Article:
HMRC recently announced the creation of a new taskforce in the Northwest and North Wales to target construction traders who are not paying tax, through suppressing sales or overclaiming expenses.
Ucatt welcomed the move but said that the scope of the investigation should be extended to ‘false’ self-employment.
Research conducted for the union in 2008 estimated that 400,000 workers in the UK were officially self-employed, under the Construction Industry Scheme, yet in any real terms were effectively directly employed. Ucatt says that this practice cost the Exchequer around £1.7bn a year in unpaid National Insurance contributions. Self-employed workers do not receive holiday pay, sick pay or redundancy pay, receive fewer benefits and do not have pensions. By being self-employed they pay slightly lower levels of employee National Insurance contributions and can claim expenses, via a self-assessment tax form.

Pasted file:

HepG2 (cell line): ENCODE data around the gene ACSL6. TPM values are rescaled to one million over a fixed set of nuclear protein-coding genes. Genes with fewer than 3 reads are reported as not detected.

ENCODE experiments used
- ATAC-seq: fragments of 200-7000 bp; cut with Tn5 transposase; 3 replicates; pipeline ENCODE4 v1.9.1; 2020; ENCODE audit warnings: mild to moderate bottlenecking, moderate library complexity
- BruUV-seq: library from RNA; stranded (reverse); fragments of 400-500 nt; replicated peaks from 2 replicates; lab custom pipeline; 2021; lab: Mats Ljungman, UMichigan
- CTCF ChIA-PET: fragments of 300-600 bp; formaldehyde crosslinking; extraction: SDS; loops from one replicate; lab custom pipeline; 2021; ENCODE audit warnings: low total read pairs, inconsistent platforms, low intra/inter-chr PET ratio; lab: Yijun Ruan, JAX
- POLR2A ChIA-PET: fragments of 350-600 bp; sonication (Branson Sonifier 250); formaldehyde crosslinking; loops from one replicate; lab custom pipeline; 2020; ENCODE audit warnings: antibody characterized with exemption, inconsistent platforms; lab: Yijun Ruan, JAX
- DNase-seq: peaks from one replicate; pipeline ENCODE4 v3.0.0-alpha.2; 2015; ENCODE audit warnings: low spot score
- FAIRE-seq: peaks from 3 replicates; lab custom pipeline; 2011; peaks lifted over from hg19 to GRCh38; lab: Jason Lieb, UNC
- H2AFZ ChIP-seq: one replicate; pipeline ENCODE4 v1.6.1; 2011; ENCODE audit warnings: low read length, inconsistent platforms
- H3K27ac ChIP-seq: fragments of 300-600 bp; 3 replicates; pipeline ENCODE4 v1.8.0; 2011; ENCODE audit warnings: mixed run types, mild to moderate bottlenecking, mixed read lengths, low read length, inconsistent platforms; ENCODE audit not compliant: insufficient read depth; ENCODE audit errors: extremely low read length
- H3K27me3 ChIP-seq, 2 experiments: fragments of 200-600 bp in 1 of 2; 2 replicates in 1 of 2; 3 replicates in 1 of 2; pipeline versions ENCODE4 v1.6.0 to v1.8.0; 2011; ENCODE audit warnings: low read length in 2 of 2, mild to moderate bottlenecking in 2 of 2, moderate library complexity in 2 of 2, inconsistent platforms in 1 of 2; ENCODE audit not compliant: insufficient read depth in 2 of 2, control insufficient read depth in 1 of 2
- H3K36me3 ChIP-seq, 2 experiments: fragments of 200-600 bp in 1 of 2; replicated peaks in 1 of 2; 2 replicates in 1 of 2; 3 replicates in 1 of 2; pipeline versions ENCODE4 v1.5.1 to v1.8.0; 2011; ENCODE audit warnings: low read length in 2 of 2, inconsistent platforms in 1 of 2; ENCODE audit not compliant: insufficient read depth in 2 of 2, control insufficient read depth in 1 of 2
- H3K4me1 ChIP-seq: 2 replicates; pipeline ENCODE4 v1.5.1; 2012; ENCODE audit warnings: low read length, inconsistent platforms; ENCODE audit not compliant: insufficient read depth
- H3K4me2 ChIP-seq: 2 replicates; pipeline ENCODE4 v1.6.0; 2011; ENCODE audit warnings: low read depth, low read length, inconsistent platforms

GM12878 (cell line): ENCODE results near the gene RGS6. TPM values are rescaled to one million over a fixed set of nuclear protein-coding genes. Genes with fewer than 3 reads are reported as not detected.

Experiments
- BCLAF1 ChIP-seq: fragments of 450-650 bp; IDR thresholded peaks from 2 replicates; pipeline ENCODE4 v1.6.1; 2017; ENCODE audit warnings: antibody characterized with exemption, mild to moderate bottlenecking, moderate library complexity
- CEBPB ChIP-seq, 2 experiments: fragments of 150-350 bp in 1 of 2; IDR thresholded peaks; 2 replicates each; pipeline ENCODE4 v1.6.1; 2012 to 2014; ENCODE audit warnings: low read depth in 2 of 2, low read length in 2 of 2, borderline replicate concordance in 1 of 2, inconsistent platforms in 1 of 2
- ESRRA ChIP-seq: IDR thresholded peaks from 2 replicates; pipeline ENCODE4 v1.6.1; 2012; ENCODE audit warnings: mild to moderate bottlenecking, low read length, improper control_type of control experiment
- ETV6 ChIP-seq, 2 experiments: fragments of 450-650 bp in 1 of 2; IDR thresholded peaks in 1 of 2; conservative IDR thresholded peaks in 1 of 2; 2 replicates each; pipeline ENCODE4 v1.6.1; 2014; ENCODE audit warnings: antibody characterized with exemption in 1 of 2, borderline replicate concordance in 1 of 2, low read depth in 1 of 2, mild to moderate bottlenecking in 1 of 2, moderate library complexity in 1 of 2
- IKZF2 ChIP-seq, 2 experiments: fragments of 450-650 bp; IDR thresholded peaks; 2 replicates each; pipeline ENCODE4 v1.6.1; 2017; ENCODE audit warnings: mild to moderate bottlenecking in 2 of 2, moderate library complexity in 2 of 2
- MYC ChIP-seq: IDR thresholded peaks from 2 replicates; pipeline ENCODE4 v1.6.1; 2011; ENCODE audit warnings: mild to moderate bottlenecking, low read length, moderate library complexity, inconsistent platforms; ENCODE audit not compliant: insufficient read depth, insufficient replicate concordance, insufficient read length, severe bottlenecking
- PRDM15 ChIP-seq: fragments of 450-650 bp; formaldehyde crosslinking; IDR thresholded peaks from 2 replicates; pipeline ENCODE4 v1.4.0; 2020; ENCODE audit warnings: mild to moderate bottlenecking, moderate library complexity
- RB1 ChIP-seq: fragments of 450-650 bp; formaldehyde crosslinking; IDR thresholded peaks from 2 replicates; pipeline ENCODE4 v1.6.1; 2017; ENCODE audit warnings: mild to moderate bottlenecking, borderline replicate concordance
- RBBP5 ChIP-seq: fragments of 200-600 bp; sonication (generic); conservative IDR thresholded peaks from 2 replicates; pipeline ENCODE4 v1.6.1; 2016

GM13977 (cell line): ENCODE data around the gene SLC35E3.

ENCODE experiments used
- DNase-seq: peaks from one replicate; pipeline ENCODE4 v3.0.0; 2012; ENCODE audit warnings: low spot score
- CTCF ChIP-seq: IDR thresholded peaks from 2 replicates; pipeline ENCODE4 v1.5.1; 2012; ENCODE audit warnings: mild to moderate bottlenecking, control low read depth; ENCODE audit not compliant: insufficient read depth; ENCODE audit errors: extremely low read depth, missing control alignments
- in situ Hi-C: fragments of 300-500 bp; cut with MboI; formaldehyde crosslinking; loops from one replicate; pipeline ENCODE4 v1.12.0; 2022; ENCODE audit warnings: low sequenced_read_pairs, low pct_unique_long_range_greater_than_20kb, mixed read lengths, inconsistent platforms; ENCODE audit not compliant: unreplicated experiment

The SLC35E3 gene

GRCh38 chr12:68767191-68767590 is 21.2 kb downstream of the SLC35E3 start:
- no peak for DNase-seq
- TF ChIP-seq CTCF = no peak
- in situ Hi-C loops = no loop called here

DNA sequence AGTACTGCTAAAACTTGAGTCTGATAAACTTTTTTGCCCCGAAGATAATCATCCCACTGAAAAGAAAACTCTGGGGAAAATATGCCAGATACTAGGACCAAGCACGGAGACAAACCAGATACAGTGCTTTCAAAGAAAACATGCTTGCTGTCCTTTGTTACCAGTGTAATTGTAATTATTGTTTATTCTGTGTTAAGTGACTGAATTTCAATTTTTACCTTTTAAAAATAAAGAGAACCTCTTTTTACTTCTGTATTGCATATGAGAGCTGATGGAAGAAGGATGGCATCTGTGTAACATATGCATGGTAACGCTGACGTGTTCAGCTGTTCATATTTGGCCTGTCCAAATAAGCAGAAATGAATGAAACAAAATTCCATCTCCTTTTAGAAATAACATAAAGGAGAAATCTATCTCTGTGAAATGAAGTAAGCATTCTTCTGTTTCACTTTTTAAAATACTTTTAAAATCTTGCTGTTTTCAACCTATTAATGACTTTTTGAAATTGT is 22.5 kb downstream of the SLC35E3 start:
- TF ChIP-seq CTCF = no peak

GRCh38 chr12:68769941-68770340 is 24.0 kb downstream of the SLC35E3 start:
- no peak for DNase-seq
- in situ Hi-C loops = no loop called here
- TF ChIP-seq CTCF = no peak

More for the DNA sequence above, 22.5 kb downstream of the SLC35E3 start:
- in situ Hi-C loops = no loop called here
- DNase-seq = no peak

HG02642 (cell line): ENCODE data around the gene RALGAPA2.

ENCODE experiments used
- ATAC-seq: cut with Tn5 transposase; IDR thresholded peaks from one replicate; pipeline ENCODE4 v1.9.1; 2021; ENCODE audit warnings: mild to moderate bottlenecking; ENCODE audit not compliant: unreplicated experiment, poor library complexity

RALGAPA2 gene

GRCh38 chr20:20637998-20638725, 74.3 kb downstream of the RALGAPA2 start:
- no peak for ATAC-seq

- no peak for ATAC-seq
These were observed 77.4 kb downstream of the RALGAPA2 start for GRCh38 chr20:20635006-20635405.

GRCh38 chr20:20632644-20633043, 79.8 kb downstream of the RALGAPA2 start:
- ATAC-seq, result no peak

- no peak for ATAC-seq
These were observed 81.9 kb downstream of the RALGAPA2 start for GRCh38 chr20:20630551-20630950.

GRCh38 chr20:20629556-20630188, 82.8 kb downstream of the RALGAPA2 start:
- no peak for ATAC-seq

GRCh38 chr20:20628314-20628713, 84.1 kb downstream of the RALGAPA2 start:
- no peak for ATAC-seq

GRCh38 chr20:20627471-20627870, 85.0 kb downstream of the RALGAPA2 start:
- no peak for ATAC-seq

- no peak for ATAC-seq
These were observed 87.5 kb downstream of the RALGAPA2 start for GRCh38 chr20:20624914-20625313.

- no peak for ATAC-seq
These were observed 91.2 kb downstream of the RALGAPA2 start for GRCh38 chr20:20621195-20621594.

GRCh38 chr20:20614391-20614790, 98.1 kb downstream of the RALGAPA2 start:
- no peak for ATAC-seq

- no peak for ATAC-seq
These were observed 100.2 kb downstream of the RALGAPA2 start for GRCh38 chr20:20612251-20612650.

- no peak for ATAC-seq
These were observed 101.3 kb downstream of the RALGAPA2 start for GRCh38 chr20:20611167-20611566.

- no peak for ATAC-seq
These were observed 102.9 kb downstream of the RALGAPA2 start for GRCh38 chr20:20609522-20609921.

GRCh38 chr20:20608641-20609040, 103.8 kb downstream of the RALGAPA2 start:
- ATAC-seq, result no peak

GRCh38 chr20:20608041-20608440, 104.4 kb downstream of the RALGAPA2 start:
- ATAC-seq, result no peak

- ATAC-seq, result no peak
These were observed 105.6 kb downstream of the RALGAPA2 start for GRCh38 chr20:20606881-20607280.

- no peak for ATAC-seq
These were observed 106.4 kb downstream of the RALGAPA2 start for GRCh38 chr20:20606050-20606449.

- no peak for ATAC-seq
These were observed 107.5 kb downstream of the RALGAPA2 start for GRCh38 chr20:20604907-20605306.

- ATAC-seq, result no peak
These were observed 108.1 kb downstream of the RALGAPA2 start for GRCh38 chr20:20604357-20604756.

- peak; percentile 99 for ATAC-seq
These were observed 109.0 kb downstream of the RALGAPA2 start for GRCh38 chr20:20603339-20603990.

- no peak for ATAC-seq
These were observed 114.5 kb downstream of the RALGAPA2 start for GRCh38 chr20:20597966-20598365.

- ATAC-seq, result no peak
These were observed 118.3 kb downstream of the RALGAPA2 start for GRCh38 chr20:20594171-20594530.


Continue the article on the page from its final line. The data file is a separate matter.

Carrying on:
Ucatt acting northwest regional secretary Jimmy Woods said: “The HMRC is right to crackdown on construction companies who are not paying the correct level of tax. However, it is wrong to target one form of deception while turning a blind eye to other forms of evasion.”
Mr Woods, added: “Not only do false self-employed workers not receive basic employment rights such as holiday pay but their employment status means that they are not denied state benefits and are unlikely to have provisions for their retirement.”